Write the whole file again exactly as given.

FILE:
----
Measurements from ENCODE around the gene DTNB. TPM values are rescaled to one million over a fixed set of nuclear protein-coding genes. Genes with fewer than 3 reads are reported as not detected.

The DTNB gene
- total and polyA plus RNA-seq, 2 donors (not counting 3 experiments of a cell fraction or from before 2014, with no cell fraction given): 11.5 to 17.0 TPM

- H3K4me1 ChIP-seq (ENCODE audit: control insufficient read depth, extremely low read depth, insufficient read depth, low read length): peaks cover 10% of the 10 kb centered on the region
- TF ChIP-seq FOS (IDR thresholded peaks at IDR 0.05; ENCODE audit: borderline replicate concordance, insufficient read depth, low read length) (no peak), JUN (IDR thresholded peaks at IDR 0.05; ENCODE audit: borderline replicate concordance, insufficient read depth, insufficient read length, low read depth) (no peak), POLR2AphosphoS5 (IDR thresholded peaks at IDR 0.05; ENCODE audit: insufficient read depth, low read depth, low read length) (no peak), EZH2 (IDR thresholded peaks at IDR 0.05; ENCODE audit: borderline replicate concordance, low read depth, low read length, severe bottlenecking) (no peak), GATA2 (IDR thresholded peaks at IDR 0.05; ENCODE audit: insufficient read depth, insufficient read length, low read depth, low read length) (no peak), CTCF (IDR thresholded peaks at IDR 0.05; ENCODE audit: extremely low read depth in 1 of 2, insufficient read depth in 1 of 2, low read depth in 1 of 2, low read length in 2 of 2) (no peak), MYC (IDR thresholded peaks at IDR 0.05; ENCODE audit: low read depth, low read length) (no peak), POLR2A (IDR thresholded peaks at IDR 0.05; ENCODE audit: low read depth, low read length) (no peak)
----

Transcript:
Measurements from ENCODE around the gene DTNB. TPM values are rescaled to one million over a fixed set of nuclear protein-coding genes. Genes with fewer than 3 reads are reported as not detected.

The DTNB gene
- total and polyA plus RNA-seq, 2 donors (not counting 3 experiments of a cell fraction or from before 2014, with no cell fraction given): 11.5 to 17.0 TPM

- H3K4me1 ChIP-seq (ENCODE audit: control insufficient read depth, extremely low read depth, insufficient read depth, low read length): peaks cover 10% of the 10 kb centered on the region
- TF ChIP-seq FOS (IDR thresholded peaks at IDR 0.05; ENCODE audit: borderline replicate concordance, insufficient read depth, low read length) (no peak), JUN (IDR thresholded peaks at IDR 0.05; ENCODE audit: borderline replicate concordance, insufficient read depth, insufficient read length, low read depth) (no peak), POLR2AphosphoS5 (IDR thresholded peaks at IDR 0.05; ENCODE audit: insufficient read depth, low read depth, low read length) (no peak), EZH2 (IDR thresholded peaks at IDR 0.05; ENCODE audit: borderline replicate concordance, low read depth, low read length, severe bottlenecking) (no peak), GATA2 (IDR thresholded peaks at IDR 0.05; ENCODE audit: insufficient read depth, insufficient read length, low read depth, low read length) (no peak), CTCF (IDR thresholded peaks at IDR 0.05; ENCODE audit: extremely low read depth in 1 of 2, insufficient read depth in 1 of 2, low read depth in 1 of 2, low read length in 2 of 2) (no peak), MYC (IDR thresholded peaks at IDR 0.05; ENCODE audit: low read depth, low read length) (no peak), POLR2A (IDR thresholded peaks at IDR 0.05; ENCODE audit: low read depth, low read length) (no peak)